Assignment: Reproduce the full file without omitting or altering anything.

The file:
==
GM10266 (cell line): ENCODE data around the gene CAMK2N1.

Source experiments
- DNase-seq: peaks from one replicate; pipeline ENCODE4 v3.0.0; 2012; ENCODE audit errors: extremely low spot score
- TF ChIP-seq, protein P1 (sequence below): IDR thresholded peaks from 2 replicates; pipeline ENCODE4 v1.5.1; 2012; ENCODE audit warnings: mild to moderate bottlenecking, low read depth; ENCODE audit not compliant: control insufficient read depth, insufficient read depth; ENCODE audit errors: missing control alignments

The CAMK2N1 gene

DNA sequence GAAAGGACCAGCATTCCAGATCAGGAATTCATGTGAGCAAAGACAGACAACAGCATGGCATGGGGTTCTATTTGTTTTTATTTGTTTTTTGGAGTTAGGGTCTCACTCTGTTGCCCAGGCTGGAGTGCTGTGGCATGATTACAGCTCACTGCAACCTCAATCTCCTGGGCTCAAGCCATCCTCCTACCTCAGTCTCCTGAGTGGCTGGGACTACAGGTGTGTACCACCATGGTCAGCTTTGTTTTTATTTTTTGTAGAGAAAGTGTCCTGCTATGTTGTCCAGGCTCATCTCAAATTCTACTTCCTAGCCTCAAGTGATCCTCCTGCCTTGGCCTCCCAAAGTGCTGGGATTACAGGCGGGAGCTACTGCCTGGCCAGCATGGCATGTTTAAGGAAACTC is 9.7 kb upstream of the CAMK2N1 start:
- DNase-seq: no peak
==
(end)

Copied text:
GM10266 (cell line): ENCODE data around the gene CAMK2N1.

Source experiments
- DNase-seq: peaks from one replicate; pipeline ENCODE4 v3.0.0; 2012; ENCODE audit errors: extremely low spot score
- TF ChIP-seq, protein P1 (sequence below): IDR thresholded peaks from 2 replicates; pipeline ENCODE4 v1.5.1; 2012; ENCODE audit warnings: mild to moderate bottlenecking, low read depth; ENCODE audit not compliant: control insufficient read depth, insufficient read depth; ENCODE audit errors: missing control alignments

The CAMK2N1 gene

DNA sequence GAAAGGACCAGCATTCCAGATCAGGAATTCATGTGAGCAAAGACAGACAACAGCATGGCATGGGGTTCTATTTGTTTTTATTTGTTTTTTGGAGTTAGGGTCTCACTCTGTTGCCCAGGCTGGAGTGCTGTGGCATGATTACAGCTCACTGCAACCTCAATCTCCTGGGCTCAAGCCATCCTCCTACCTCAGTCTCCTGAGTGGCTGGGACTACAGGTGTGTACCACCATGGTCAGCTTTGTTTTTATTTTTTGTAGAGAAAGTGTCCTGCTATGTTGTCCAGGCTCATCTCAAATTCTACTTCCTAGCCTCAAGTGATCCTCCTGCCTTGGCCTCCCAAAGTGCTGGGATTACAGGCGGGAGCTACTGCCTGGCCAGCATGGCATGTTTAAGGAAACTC is 9.7 kb upstream of the CAMK2N1 start:
- DNase-seq: no peak